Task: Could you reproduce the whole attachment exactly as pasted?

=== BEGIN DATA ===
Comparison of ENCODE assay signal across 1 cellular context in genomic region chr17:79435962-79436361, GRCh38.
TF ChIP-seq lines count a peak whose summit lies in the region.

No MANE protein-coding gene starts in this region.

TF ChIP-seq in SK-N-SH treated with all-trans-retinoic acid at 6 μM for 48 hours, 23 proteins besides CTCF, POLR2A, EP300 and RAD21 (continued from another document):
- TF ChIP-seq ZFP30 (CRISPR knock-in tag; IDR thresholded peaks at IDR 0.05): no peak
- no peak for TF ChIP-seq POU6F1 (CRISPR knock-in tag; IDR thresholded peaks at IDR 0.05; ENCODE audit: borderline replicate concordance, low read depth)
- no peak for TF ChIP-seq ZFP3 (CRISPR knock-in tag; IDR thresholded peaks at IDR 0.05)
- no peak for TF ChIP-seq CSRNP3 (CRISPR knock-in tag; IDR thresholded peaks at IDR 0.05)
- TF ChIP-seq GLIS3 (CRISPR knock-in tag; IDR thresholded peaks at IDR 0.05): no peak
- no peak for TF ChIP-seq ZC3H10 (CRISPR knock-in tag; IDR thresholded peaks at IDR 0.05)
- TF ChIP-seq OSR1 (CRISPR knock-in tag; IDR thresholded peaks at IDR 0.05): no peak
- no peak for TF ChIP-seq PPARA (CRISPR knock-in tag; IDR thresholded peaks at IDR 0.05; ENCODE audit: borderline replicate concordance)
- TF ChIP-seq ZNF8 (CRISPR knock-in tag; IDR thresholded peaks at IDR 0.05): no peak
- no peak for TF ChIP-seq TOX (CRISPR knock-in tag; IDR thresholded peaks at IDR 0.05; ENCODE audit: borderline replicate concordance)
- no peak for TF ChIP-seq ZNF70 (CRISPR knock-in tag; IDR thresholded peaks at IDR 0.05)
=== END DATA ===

Comparison of ENCODE assay signal across 1 cellular context in genomic region chr17:79435962-79436361, GRCh38.
TF ChIP-seq lines count a peak whose summit lies in the region.

No MANE protein-coding gene starts in this region.

TF ChIP-seq in SK-N-SH treated with all-trans-retinoic acid at 6 μM for 48 hours, 23 proteins besides CTCF, POLR2A, EP300 and RAD21 (continued from another document):
- TF ChIP-seq ZFP30 (CRISPR knock-in tag; IDR thresholded peaks at IDR 0.05): no peak
- no peak for TF ChIP-seq POU6F1 (CRISPR knock-in tag; IDR thresholded peaks at IDR 0.05; ENCODE audit: borderline replicate concordance, low read depth)
- no peak for TF ChIP-seq ZFP3 (CRISPR knock-in tag; IDR thresholded peaks at IDR 0.05)
- no peak for TF ChIP-seq CSRNP3 (CRISPR knock-in tag; IDR thresholded peaks at IDR 0.05)
- TF ChIP-seq GLIS3 (CRISPR knock-in tag; IDR thresholded peaks at IDR 0.05): no peak
- no peak for TF ChIP-seq ZC3H10 (CRISPR knock-in tag; IDR thresholded peaks at IDR 0.05)
- TF ChIP-seq OSR1 (CRISPR knock-in tag; IDR thresholded peaks at IDR 0.05): no peak
- no peak for TF ChIP-seq PPARA (CRISPR knock-in tag; IDR thresholded peaks at IDR 0.05; ENCODE audit: borderline replicate concordance)
- TF ChIP-seq ZNF8 (CRISPR knock-in tag; IDR thresholded peaks at IDR 0.05): no peak
- no peak for TF ChIP-seq TOX (CRISPR knock-in tag; IDR thresholded peaks at IDR 0.05; ENCODE audit: borderline replicate concordance)
- no peak for TF ChIP-seq ZNF70 (CRISPR knock-in tag; IDR thresholded peaks at IDR 0.05)